Today’s shipwrecks include one that was caused by a true “tempest in a teakettle.” Other wrecks range from a Spanish slave ship to the largest passenger liner of its time. And the two big mysteries for this day are whether the SS Gold Coast, torpedoed in 1917, was carrying gold bullion, and whether the SS Steelmaker torpedoed in 1942 was carrying cement or silver. If you are seeing this in a post, other than on Shipwrecks.com, read more about these wrecks and other ships lost on an April 19 at http://shipwrecks.com/shipwrecks-of-april-19/.
compiled and edited by Dr. E. Lee Spence
1759: HMS Falcon was wrecked in the West Indies on April 19, 1759. She had been launched as a 14-gun sloop in 1745 and converted to an 8-gun bombardment ship in 1758.
1819: In April of 1819, the Spanish Guineaman (slave ship) Celesti, with 170 slaves on board, which had been captured off Abaco in the Bahamas by a privateer believed to be the Patriot, and part of the crew sent into New Providence aboard the Sally, was afterwards “wrecked near the West end of Grand Bahama; the slaves were taken on board the privateer Hornet, Captain Ornee, from Baltimore. It was thought that they would try to take the slaves to Georgia.”
1821: The American brig Favorite (or Favourite), 127 tons, Captain Hayward, bound from Kingston, Jamaica to Monte Cristi, was wrecked on April 19, 1821, at Port St. Jago, St. Domingo. Her crew was saved.
1829: The vessel Traveler, Captain Borrows, bound from Jamaica to Bermuda, struck on the Silver Keys (most likely the Silver Shoals, Dominican Republic) on April 19, 1829, and filled with water. She was afterwards towed into Caicos, and part of her cargo saved.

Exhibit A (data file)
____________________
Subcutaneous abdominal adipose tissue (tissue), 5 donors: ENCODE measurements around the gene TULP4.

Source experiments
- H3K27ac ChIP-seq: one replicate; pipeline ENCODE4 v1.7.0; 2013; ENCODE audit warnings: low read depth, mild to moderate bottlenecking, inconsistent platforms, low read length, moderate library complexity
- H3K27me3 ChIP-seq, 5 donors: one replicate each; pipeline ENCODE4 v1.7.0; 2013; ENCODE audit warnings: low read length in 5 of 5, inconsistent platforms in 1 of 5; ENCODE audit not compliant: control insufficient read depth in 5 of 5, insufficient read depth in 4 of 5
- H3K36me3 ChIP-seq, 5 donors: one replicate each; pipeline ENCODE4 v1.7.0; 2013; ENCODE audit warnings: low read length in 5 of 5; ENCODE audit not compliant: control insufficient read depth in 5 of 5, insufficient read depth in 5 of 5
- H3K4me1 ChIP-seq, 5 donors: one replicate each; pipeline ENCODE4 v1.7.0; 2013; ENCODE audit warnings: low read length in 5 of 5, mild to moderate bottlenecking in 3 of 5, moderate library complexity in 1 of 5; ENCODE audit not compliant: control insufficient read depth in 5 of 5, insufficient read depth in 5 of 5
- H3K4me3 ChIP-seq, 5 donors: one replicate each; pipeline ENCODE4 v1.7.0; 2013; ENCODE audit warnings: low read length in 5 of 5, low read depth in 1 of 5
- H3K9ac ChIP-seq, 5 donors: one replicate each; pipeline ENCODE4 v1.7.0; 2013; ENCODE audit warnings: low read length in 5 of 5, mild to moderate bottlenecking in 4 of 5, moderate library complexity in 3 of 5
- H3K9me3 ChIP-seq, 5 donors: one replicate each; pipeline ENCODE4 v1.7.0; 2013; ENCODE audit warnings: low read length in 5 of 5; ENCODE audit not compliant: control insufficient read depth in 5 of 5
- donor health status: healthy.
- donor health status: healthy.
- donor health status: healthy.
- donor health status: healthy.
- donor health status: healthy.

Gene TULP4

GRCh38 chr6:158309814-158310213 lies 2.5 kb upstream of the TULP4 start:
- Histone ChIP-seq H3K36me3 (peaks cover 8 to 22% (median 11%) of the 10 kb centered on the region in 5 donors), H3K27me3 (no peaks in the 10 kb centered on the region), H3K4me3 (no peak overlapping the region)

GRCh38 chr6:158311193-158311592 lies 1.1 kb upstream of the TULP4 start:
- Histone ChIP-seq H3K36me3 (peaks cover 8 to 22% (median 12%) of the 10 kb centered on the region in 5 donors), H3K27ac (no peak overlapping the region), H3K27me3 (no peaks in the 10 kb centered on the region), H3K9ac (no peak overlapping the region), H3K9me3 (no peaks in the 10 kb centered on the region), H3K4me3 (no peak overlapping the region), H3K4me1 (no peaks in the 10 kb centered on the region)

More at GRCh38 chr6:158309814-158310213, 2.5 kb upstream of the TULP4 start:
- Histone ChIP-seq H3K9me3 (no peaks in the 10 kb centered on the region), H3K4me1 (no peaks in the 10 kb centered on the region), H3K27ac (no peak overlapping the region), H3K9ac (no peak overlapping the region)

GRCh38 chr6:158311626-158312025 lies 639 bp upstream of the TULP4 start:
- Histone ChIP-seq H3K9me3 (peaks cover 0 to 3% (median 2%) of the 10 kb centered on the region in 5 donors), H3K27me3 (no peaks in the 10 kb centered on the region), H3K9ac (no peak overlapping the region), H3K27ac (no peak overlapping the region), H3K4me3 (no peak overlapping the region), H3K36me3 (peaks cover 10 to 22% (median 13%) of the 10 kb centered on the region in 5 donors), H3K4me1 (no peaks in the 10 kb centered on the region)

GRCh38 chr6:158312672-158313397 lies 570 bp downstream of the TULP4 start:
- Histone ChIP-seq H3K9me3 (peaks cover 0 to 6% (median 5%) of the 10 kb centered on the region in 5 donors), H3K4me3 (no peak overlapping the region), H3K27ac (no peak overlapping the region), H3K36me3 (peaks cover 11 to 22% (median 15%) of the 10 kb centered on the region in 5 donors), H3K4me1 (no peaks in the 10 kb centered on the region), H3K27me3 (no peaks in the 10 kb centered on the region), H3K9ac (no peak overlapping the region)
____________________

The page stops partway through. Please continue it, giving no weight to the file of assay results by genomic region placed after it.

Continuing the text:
1838: A boat belonging to John Robbins, with three men in it, “capsized in a tempest in Teakettle Sound” near St. Catherine’s Island, Georgia, on April 19, 1838. A man named Coward was drowned. John Robbins was identified as being a Savannah pilot. (Note by ELS: Its easy to ascribe this as the source of the idiom “Tempest in a Teakettle,” but that idiom, often expressed as in a teapot or teacup, had already in use for at least a hundred years.)
1857: The British brig Wave, Captain King, bound from Kingston, Jamaica, for London, with a cargo of coffee, was totally wrecked on Long Cay, Crooked Island, in April of 1857. “The cargo was all saved by the shore people, and sold there for from $8.50 to $10 per hundred; salvage awarded, 60 percent. There are no capitalists at Long Cay, and as it is in the interest of a few to have the property sold there it generally happens that such is a fixed fact. It would be much more to the interest of the underwriters to have it brought to and sold at Nassau, where there are moneyed men and plenty of competition. Self interest appears to be the ruling passion of the day, and ‘more money’ the only precept inculcated.”
1861: The ship Witchcraft was on a northwest course with a northeast wind when she was wrecked within sight of the lights of both Hatteras and Body Island, North Carolina, sometime prior to April 19, 1861. The ship listed off shore when she went aground, thereby exposing her decks to the full force of a heavy sea. She went to pieces in an hour and a half. Fourteen of the thirty-one people aboard were lost. Captain John Hayes, late of the British ship John Phillips, which had been sold in Australia, was lost along with his wife and child. Her boats were all stove, and a man named Thomas Bliss told how he tried to swim for the beach, and succeeded in reaching it only after having drifted two miles southward. A seaman named Moses Smith died of exhaustion, and was buried on the beach. The chief mate, the second mate, the steward and the cook were also lost.